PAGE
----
Andy Shauf has been smart about his music since the day we first heard him. There’s something magical in how he pens a tune that makes him stand out above many who fall within the singer songwriter genre. Maybe it’s the air in Canada, but on his new album The Neon Skyline, Shauf dips his toes into a sound where he has little to no contemporaries, while coming out of the other side with a winner. Produced by Shauf and Rob Schnapf, The Neon Skyline reminds you of early Paul Simon with Randy Newman graces, all packaged and arranged in how Shauf delivers his music. The sweetness of his vocals alone should hold your attention, while the arrangements are above and beyond what anyone else in the genre is producing today.
The sorcery here lies in how the album is laid out. With the opener “Neon Skyline,” Shauf has that mix of talk singing and intimate vocalist that just shimmers with this kind of music. The way the bass pops underneath the vocals and extra instrumentation lulls you into a sense of intimacy not found within most music today. The song’s pace is just as remarkable, though it’s how it feels like a conversation that makes the arrangements sparkle so. Typically with this much instrumentation, the way it plays out could get lost on the listener. That’snot the case here.
Throughout the album, Shauf takes you on an expansive ride of tone and melody. On “Where Are You Judy,” Shauf evokes a bit of that NOLA jazz sound, where he channels a more NYC in the seventies vibe on “Clove Cigarettes.” Keep in mind, the album isn’t locked in time. It’s just that such songwriting doesn’t really exist in modern music anymore. Andy Shauf finds a way to touch on all of these moments in time through music without lifting from anyone. “Living Room,” one of the many well placed tracks of the album has a very relaxed sound, almost in that Laurel Canyon feel. However Shauf transcends that with a more jazz driven directive without travelling too far down that path.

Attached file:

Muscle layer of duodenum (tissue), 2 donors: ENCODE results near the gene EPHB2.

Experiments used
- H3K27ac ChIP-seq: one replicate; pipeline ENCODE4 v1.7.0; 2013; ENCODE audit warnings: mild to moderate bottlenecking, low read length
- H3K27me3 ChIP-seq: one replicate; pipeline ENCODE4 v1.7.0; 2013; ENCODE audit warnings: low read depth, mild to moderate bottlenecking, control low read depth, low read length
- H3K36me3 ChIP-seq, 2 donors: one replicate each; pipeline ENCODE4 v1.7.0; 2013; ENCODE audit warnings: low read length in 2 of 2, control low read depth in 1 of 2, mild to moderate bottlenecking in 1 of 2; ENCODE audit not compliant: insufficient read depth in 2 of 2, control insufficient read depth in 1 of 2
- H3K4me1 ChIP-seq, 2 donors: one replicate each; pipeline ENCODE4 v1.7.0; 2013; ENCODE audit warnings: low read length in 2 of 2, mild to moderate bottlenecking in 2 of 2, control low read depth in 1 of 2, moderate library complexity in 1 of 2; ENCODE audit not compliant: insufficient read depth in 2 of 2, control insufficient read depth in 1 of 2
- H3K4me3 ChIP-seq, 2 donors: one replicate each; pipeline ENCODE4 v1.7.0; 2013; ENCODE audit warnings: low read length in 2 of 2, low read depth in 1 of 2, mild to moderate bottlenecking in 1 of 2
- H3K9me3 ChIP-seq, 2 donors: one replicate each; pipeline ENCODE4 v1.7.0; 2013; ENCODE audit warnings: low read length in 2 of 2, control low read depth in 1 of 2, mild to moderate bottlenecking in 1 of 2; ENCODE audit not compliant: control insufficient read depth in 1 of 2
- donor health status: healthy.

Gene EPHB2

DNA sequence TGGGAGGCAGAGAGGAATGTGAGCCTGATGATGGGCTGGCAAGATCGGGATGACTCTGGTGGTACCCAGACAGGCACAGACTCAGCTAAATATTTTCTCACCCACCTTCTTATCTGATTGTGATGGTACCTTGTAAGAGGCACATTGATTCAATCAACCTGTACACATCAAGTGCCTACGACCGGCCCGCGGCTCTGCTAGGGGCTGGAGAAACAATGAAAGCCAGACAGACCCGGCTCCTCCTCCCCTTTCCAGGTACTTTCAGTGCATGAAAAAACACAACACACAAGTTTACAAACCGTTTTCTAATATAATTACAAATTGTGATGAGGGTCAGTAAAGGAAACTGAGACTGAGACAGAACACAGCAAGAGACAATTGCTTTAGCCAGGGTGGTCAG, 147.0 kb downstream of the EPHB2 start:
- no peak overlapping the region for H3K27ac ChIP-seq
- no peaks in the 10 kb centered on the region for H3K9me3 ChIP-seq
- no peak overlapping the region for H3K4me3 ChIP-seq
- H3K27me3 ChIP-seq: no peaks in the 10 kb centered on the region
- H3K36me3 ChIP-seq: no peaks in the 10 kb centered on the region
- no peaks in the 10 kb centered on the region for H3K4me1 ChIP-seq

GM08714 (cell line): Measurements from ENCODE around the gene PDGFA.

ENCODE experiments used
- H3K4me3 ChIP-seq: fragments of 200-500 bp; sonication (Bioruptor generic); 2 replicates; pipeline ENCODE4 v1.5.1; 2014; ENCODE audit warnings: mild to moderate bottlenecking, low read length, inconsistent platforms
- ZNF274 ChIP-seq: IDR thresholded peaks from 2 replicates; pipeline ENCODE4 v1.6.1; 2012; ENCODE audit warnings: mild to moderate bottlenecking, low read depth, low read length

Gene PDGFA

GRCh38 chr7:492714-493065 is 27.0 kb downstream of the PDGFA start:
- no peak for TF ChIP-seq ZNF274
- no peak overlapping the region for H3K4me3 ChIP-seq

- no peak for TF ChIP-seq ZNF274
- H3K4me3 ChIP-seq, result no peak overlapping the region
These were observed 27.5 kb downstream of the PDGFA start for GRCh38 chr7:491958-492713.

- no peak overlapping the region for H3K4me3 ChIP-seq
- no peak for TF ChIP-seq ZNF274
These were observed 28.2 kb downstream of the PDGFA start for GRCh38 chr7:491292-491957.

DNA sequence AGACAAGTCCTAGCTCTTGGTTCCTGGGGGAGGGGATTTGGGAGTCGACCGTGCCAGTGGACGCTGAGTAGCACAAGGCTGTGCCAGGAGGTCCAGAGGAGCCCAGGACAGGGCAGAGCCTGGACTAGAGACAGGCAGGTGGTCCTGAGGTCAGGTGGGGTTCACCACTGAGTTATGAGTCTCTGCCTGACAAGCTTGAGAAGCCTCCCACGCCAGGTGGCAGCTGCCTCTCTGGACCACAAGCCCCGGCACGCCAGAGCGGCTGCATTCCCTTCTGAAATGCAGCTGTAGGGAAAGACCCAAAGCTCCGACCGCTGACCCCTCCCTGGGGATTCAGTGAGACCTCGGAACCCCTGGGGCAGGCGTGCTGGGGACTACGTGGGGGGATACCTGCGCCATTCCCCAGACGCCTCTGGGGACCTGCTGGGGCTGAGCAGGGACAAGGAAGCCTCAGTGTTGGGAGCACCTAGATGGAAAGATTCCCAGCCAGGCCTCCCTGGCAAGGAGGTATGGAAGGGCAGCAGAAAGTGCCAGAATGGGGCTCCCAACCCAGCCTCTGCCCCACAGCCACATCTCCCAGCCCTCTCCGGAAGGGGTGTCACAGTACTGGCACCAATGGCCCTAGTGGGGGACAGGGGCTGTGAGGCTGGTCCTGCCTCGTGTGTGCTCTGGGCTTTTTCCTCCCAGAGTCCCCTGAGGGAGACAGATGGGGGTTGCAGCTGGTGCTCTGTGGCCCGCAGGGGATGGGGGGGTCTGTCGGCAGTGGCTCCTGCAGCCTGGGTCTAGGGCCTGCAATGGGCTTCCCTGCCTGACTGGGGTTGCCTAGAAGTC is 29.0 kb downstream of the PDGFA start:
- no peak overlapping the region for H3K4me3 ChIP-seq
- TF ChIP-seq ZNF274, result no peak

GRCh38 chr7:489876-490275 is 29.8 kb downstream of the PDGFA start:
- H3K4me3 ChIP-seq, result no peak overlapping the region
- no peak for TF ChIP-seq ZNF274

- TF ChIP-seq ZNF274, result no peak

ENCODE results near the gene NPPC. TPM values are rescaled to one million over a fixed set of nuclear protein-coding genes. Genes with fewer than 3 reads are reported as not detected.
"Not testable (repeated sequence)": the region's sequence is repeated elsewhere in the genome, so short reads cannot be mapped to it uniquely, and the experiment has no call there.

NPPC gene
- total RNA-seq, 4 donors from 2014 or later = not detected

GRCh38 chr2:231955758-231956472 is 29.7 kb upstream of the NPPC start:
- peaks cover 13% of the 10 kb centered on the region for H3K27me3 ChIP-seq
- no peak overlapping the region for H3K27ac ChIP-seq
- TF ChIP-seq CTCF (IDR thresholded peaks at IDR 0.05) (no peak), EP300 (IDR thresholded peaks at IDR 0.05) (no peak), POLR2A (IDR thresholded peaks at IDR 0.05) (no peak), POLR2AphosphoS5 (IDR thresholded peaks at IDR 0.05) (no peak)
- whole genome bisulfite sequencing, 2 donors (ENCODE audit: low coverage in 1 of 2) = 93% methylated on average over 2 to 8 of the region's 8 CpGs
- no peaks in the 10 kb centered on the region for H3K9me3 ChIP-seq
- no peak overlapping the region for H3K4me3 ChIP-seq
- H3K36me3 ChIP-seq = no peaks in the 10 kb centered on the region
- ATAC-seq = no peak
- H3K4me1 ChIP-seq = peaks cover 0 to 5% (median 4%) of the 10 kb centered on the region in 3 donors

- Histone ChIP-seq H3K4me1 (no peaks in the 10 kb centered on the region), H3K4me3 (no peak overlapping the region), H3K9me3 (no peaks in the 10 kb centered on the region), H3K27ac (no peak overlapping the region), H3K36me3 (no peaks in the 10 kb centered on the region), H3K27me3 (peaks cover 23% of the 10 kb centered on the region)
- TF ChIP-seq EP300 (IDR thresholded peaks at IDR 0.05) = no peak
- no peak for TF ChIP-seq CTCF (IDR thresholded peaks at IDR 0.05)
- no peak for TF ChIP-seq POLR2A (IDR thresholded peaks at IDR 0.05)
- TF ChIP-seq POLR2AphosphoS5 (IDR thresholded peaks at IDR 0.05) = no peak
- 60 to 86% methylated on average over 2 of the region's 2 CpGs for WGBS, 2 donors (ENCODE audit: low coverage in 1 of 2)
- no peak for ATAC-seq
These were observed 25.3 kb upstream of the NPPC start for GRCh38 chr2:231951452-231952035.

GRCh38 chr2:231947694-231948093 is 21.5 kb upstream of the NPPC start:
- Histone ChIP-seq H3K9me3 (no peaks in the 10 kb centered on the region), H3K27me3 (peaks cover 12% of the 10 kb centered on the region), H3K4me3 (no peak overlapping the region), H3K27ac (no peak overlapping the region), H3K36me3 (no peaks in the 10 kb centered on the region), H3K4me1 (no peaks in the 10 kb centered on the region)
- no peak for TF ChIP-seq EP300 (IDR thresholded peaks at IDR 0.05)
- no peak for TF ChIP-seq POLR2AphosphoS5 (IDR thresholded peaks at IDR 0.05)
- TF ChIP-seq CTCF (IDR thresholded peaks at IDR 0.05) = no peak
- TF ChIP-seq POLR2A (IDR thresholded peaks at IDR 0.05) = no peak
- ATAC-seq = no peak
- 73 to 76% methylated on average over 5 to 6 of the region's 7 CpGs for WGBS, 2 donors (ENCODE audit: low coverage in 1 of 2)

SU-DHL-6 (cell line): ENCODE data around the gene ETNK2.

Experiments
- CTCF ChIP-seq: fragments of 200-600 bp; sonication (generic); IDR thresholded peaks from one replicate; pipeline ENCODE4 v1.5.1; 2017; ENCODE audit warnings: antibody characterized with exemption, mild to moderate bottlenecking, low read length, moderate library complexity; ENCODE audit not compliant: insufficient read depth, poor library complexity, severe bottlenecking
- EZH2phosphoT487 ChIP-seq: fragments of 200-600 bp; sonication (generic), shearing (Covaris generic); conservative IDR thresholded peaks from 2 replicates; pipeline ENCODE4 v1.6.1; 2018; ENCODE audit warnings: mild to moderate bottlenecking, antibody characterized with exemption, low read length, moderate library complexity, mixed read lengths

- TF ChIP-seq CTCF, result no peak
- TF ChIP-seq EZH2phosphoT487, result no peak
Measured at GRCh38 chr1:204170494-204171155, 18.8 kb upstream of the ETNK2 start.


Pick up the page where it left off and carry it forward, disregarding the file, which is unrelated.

“The Moon” mixes a folk graced stride with a tenderness that feels stark and open, like you’ve walked in on a private performance. If that were all that were here, it’d be okay yet Shauf mixes in a pre-chorus that changes things enough to not turn you away. “Fire Truck” has this wandering weariness like it’s coming from an old road dog who’s ready to stop the argument and just get some rest. Here Shauf adds these noodles of notes that break up the acoustic like you’ve never heard before. In fact, that’s how the entire album plays out. With the guise of a singer songwriter, Andy Shauf brings a level of Elliott Smith like orchestration to his sound. And much like Smith, he sounds years ahead of everyone else who’s tread this path before.
The Neon Skyline is available to purchase physically directly from Anti Records. It’s also ready to purchase from all digital outlets or to stream on all streaming sites. Andy Shauf is on tour February 07 at Ace of Cups in Columbus, OH until May 01 at Union Transfer in Philadelphia, PA. You can see his whole run of dates, here.
Image Credits: Photo by Colin Medley.